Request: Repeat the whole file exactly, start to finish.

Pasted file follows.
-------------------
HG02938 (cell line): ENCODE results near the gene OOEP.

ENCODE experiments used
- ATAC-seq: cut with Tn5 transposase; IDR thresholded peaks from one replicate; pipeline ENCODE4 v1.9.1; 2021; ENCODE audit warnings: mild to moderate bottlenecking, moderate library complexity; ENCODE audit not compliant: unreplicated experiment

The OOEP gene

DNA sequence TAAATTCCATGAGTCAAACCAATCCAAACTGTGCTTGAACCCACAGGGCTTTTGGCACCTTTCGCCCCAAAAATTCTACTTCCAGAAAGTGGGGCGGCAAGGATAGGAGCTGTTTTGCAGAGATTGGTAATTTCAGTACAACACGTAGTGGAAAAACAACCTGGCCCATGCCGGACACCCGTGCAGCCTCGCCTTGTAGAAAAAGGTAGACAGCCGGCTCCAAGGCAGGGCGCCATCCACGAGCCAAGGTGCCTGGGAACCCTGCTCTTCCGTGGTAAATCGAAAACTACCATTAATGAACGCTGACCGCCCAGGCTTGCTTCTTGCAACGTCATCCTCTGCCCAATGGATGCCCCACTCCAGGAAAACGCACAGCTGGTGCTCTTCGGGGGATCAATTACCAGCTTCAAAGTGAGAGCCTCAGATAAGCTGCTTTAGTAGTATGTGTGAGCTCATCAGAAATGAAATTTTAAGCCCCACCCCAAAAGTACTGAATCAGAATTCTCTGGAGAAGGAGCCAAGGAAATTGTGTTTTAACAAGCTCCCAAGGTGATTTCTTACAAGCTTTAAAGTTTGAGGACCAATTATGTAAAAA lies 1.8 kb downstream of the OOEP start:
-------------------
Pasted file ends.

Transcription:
HG02938 (cell line): ENCODE results near the gene OOEP.

ENCODE experiments used
- ATAC-seq: cut with Tn5 transposase; IDR thresholded peaks from one replicate; pipeline ENCODE4 v1.9.1; 2021; ENCODE audit warnings: mild to moderate bottlenecking, moderate library complexity; ENCODE audit not compliant: unreplicated experiment

The OOEP gene

DNA sequence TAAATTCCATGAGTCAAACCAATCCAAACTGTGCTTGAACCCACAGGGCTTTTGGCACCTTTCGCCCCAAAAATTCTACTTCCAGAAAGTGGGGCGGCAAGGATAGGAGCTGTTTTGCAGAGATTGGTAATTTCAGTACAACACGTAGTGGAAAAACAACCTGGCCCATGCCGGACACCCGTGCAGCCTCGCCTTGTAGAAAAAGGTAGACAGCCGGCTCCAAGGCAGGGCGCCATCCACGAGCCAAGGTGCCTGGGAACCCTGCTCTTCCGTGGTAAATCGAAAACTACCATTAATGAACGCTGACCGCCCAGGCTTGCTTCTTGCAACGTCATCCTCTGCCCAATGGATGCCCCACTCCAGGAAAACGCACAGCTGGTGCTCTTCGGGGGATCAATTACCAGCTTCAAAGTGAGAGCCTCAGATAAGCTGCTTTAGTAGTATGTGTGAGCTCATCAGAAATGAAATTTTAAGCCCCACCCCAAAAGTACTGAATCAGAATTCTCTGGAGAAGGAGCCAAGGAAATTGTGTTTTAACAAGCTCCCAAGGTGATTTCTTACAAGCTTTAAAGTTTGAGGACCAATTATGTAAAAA lies 1.8 kb downstream of the OOEP start: